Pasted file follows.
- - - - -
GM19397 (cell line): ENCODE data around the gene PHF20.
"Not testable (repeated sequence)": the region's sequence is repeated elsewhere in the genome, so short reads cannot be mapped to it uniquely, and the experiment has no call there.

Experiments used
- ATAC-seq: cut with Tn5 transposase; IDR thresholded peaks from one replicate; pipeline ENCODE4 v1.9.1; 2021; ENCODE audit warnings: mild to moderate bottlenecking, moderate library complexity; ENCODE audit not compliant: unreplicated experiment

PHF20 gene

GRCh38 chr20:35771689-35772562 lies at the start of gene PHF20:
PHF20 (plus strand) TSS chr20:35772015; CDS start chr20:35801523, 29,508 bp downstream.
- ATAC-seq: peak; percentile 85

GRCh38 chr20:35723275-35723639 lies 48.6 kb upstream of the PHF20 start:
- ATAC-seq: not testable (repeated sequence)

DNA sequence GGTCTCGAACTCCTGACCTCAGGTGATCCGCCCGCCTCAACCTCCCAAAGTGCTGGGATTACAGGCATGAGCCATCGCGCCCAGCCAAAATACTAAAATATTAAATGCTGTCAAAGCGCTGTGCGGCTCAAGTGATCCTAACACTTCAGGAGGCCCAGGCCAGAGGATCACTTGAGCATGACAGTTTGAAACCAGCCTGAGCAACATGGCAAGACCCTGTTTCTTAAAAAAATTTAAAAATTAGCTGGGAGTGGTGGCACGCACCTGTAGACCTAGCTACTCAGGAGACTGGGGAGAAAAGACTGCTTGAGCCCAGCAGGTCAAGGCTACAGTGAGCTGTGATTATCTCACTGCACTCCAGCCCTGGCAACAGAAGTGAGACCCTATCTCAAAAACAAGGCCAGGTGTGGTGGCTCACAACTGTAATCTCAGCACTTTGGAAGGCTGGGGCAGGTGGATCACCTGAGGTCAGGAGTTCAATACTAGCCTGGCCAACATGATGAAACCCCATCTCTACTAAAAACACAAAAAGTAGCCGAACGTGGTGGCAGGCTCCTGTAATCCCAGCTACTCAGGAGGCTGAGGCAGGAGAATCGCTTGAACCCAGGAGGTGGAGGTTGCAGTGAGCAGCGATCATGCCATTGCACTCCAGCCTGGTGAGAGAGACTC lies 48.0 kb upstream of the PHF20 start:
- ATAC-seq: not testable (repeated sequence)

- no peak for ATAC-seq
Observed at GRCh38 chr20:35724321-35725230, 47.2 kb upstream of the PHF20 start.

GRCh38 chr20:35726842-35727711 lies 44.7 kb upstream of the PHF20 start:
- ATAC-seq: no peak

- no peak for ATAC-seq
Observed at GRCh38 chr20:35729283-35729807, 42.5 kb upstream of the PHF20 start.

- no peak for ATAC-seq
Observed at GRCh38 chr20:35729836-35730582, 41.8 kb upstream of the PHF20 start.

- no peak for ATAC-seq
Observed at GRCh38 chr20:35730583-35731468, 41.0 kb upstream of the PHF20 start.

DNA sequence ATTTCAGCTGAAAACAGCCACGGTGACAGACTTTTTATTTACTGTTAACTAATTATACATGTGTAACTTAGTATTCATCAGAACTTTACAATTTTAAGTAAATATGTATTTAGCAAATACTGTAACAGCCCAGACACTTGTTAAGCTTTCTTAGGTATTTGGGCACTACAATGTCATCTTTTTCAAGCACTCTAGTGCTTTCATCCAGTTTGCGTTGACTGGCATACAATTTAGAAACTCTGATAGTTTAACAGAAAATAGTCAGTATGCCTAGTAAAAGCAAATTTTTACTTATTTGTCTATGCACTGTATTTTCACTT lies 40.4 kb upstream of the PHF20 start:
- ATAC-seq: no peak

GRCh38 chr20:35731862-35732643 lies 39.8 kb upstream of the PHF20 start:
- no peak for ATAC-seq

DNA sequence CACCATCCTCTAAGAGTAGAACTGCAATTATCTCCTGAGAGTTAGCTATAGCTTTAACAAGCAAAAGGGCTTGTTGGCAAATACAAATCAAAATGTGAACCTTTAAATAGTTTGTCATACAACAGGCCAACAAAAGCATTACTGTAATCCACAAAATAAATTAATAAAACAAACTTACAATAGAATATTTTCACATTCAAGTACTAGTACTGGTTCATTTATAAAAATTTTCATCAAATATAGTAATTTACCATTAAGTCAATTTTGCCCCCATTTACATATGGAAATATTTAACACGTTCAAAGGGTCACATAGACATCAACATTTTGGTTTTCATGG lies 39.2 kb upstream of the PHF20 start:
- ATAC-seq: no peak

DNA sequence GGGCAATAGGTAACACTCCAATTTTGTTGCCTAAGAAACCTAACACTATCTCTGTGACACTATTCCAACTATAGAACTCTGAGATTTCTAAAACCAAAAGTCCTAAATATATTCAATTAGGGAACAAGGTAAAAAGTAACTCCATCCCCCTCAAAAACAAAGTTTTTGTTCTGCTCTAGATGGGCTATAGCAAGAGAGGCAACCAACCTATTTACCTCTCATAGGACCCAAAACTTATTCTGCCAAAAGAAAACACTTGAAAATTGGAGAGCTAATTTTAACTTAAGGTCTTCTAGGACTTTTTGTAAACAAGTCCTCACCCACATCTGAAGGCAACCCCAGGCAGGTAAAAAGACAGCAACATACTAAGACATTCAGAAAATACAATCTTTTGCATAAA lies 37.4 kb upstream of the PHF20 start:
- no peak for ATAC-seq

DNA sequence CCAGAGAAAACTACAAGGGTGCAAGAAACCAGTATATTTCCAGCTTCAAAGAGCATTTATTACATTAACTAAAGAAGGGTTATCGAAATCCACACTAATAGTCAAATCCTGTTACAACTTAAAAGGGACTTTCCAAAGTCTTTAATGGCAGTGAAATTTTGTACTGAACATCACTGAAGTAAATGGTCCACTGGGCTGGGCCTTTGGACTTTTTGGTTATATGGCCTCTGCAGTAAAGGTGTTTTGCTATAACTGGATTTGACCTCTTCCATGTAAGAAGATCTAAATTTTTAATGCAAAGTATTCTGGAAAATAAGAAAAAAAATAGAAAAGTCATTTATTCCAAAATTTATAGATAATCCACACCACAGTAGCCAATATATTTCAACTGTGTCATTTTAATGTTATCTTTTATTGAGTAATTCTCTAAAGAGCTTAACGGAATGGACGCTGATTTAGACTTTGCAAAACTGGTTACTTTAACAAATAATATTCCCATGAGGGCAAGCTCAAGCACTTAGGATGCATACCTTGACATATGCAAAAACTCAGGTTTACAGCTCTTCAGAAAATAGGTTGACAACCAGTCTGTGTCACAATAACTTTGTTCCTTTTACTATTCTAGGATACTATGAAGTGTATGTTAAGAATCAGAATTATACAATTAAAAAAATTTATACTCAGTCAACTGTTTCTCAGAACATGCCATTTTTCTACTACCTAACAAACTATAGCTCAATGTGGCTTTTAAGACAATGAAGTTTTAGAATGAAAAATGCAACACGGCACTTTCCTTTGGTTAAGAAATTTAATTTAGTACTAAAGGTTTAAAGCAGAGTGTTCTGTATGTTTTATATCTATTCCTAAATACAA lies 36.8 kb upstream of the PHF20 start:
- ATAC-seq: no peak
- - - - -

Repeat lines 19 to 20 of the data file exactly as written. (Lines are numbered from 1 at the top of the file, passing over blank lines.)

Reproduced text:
- no peak for ATAC-seq
Observed at GRCh38 chr20:35729836-35730582, 41.8 kb upstream of the PHF20 start.